Whidbey real estate still a seller’s market despite virus

Whidbey real estate still a seller’s market despite virus

The pandemic pushed David and Becky Broberg, the owners of Blue Goose Inn Bed and Breakfast, to place one of historic Coupeville’s most prominent Victorian houses on the market.

The economic hit to their business prompted them to make the move sooner than planned.

Yet the coronavirus hasn’t changed the tenor of the real estate market, which is on their side.

Even with a stay-at-home order and economic turmoil, it continues to be a seller’s market on Whidbey Island, according to those who sell homes. The island has a limited inventory of properties on the market while demand remains relatively strong, although constraints on the mortgage market may have some effects on buyers, the experts said.

Craig McKenzie, managing broker for Keller Williams Whidbey Realty in Oak Harbor, said Gov. Jay Inslee’s decision at the end of March to modify his stay-at-home order to allow real estate activity allowed the industry to continue on by adapting to a new way of doing business.

McKenzie said his agents are set up to work from their homes and hold meetings virtually, for example, and in-person showings are limited to two people at a time; agents wear face masks and gloves and open all the doors and cupboards for customers.

The supply of homes on the market before COVID-19 was low and the pandemic didn’t change that.

“Decent properties that come on the market are gone in days, or certainly a week or two if it’s priced right,” he said.

His team sold 20 properties in the last three weeks, he said. Homes priced in the range of $450,000 and below are in the greatest demand.

Joseph Mosolino, managing broker at Windermere on South Whidbey, reports a similar situation. There are a limited number of homes on the market and they generally sell quickly.

Mosolino and his agents remain busy.

“If you have a home to sell, it’s a great time to get it on the market,” he said. “There’s so little inventory and the demand is still there.”

Mosolino said he expects more homes to come on the market in May, but he adds that it won’t be enough to make up for “pent up demand.”

“It’s not going to swing from a seller’s to a buyer’s market,” he said.

The demand persists in spite of obstacles buyers may face in securing mortgages.

Kevin Engstrom, mortgage loan manager at People’s Bank in Freeland, said rates are currently in the “low 3s,” which he described as the low benchmark.

However, Engstrom said, there has been a lot of volatility in the market, so it’s hard to tell what the future holds or what impact the continuing pandemic will have on rates.

“The federal government is going to have to borrow trillions of dollars, which is typically not good for mortgage rates,” he said.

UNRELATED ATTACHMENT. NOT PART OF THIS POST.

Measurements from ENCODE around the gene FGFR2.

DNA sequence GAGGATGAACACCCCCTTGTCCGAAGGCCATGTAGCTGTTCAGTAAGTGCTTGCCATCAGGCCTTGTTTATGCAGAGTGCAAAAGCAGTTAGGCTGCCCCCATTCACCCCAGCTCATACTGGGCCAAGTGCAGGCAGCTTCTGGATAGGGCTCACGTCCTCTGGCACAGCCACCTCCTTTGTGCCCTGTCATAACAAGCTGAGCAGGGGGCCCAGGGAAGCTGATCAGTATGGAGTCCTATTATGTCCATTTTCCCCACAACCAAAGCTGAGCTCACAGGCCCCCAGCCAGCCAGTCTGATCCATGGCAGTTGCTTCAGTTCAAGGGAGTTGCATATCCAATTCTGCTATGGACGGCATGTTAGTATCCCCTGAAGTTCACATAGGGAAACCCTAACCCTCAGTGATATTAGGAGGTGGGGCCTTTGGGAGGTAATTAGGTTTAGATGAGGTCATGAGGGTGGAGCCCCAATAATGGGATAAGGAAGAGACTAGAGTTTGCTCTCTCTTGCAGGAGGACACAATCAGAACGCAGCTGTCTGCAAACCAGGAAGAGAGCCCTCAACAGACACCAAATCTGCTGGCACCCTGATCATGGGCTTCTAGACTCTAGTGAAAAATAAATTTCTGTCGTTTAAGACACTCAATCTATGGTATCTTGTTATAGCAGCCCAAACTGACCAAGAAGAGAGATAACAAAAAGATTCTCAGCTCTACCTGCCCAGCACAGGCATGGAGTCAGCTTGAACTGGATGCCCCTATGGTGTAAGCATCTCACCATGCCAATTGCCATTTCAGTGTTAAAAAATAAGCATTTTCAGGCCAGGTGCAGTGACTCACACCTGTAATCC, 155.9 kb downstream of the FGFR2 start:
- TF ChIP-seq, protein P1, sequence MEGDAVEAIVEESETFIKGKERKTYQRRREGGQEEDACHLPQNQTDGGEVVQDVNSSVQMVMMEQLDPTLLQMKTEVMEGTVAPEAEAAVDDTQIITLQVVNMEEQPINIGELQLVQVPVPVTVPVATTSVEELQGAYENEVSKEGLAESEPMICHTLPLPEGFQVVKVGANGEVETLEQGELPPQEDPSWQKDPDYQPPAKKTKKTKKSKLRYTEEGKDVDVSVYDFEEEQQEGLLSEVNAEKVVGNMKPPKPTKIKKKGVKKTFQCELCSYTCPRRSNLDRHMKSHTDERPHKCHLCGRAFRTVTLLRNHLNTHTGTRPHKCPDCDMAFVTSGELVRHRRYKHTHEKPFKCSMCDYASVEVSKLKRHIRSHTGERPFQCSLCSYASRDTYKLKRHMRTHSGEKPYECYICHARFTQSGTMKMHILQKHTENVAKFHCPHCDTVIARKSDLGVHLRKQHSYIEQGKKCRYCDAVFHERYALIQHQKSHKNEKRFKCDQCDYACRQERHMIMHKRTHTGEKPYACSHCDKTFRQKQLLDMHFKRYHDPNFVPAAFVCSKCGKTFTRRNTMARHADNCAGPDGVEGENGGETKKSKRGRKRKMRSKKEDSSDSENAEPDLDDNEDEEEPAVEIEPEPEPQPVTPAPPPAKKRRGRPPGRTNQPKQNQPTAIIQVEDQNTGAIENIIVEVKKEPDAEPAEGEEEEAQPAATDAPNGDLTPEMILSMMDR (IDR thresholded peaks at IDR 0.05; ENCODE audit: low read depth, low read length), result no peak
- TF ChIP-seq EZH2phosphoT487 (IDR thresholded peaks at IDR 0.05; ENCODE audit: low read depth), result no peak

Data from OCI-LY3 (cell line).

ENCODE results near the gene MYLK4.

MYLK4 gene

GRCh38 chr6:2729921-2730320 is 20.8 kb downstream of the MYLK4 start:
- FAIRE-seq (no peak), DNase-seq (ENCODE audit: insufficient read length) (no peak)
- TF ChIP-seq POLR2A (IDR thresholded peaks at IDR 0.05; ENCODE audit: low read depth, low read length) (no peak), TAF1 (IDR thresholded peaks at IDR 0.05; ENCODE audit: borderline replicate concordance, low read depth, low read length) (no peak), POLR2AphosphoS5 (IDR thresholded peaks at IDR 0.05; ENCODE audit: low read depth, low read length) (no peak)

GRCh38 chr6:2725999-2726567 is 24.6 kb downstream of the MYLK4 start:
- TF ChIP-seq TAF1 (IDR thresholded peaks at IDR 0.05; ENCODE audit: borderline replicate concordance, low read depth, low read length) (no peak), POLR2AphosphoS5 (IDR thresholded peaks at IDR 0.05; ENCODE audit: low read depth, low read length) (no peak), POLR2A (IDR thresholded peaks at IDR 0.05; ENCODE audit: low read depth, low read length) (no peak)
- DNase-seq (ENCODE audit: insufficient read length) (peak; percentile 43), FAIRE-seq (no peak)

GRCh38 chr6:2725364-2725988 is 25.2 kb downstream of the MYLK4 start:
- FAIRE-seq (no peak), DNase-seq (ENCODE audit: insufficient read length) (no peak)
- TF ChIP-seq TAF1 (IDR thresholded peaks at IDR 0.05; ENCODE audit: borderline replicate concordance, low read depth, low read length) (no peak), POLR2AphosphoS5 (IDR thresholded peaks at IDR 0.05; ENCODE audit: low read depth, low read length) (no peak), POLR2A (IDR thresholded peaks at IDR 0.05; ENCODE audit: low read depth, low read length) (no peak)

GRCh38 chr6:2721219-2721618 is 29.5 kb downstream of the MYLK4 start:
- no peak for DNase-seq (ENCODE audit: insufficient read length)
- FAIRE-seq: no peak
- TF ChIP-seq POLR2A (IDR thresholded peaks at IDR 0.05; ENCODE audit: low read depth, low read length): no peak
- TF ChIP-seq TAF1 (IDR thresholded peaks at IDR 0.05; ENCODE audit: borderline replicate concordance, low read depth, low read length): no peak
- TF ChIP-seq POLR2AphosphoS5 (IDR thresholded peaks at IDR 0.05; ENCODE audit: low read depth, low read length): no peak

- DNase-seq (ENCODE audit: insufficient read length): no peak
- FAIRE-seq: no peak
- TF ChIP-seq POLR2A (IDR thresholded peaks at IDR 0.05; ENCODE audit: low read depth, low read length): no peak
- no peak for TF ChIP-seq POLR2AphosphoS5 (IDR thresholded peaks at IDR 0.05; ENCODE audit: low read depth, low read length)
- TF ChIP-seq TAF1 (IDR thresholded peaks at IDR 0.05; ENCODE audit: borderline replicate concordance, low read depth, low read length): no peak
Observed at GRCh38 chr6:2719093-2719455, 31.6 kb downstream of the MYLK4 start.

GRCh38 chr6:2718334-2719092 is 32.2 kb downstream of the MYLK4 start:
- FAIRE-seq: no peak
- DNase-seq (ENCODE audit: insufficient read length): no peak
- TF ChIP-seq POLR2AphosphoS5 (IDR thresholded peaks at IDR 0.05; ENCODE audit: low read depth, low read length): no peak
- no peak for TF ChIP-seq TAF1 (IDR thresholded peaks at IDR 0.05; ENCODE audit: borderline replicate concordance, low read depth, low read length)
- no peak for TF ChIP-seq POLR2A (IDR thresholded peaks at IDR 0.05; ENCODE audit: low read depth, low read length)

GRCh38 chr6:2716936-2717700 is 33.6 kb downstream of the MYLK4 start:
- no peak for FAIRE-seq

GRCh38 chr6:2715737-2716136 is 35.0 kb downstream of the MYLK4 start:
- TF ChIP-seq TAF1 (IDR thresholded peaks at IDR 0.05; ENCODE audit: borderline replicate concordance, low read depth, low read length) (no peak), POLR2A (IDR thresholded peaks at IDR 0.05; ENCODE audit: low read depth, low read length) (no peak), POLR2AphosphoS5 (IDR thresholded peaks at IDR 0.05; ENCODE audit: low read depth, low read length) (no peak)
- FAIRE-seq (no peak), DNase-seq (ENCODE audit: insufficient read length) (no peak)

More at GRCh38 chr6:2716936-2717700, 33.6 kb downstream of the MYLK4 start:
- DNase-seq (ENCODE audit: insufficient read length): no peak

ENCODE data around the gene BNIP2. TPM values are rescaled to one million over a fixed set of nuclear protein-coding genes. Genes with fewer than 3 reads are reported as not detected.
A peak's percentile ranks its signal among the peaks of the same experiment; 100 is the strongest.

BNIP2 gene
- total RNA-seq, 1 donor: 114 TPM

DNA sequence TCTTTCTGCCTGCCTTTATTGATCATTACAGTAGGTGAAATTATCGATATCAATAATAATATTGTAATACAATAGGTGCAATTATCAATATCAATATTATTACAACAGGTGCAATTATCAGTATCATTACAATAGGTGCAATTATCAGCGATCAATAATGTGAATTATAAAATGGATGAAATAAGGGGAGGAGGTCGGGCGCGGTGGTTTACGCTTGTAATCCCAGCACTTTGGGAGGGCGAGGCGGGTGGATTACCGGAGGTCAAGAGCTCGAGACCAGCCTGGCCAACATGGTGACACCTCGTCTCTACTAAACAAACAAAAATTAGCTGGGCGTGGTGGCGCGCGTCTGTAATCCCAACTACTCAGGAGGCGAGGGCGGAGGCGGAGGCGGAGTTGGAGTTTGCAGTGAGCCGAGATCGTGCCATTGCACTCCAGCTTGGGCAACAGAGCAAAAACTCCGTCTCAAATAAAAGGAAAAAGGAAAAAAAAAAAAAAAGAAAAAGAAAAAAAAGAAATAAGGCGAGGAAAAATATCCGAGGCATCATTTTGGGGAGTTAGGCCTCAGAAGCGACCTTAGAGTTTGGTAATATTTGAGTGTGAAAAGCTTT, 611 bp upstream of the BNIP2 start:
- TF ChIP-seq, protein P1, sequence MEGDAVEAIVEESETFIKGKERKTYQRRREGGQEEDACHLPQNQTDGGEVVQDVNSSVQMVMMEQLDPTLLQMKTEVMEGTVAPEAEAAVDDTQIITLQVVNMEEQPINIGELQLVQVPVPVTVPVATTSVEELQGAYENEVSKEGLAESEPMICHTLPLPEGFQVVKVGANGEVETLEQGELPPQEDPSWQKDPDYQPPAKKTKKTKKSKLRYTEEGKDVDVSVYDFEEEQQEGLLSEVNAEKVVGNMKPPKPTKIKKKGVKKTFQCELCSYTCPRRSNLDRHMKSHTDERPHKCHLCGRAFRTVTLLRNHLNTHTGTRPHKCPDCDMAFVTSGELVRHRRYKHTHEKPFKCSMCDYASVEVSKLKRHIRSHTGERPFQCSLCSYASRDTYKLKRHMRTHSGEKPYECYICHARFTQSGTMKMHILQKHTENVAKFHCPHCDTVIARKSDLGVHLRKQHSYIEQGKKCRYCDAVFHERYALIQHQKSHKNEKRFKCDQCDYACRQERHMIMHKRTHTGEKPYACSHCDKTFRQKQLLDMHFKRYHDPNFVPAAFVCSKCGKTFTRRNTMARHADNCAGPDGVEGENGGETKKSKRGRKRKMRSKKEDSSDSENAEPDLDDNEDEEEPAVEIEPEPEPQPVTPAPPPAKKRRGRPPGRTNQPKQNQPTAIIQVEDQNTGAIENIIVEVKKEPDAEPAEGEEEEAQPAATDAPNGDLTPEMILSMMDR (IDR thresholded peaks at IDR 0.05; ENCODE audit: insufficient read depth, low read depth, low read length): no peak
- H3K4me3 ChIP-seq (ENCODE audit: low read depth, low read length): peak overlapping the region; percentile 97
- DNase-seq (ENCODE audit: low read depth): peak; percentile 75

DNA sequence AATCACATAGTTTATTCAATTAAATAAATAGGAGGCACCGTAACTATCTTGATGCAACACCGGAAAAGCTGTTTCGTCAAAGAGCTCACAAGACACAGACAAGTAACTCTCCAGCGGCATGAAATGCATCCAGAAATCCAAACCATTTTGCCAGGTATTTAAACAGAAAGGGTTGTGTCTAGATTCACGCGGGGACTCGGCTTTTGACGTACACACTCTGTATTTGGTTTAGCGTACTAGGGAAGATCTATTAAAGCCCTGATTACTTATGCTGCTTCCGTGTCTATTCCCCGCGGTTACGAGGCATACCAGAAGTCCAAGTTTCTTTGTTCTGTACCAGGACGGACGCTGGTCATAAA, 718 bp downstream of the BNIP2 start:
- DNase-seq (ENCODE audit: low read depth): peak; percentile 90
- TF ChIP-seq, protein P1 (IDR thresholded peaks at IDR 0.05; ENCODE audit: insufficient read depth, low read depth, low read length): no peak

People in his office are able to continue doing business remotely and also remain busy.

A lot of people are taking advantage of the rates to refinance their homes, but there’s been a decrease in the number of customers who are seeking loans for new homes, Engstrom said.

Those who are furloughed don’t qualify for loans, even if they expect to return to work.

The guidelines for issuing mortgages have tightened, he said, and “change on an almost daily basis.”

Rules for jumbo loans in particular have become tougher, which may have an impact locally.

“Two thirds of South Whidbey market can be in the jumbo range,” Mosolino said.

Numbers from the Northwest Multiple Listing Service illustrate how low the number of homes on the market was in Island County before the virus. In the first quarter, Island County had the biggest drop in the number of home sales from the same period last year among the 15 counties in the region.

The inventory dropped by 9.7 percent while home prices increased by 9.6 percent, which was slightly about average for the region.

In March, Island County had 171 new listings and 151 pending sales. The average price for closed sales was $462,000 and the median price was $395,000.

However, Windermere Chief Economist Matthew Gardner said the statistics for March are “essentially irrelevant given the fact that the economy went into freefall during the month” and April numbers will also be skewed because of the short time real estate was considered nonessential.

Mike Grady, president and COO at Coldwell Banker Bain, described April and May as “bridge months” before the market returns to a “more normal” activity level once the state is reopened.

McKenzie and Mosolino advise those interested in selling a house not to wait because of the pandemic.

Prices and demand are good now, they said.

“Who knows what is going to happen in the next six months,” McKenzie said.

Gardner predicted that home prices may drop in the third and fourth quarters but will still be up year over year.

As for the Blue Goose Inn Bed and Breakfast, the Brobergs plan on selling one of the two Victorian houses they own in town.

The 1891 Coupe-Gillespie house is zoned commercial but it is intended to be sold as a residential property, perhaps as a family vacation home.

The property, located at 704 N. Main St., is listed for sale at $649,900.

Picking between the two houses was a no-brainer for the couple, who reside in the pink house.

“The blue house has always been exclusively guest space, so we’ve never lived over there,” David Broberg said.

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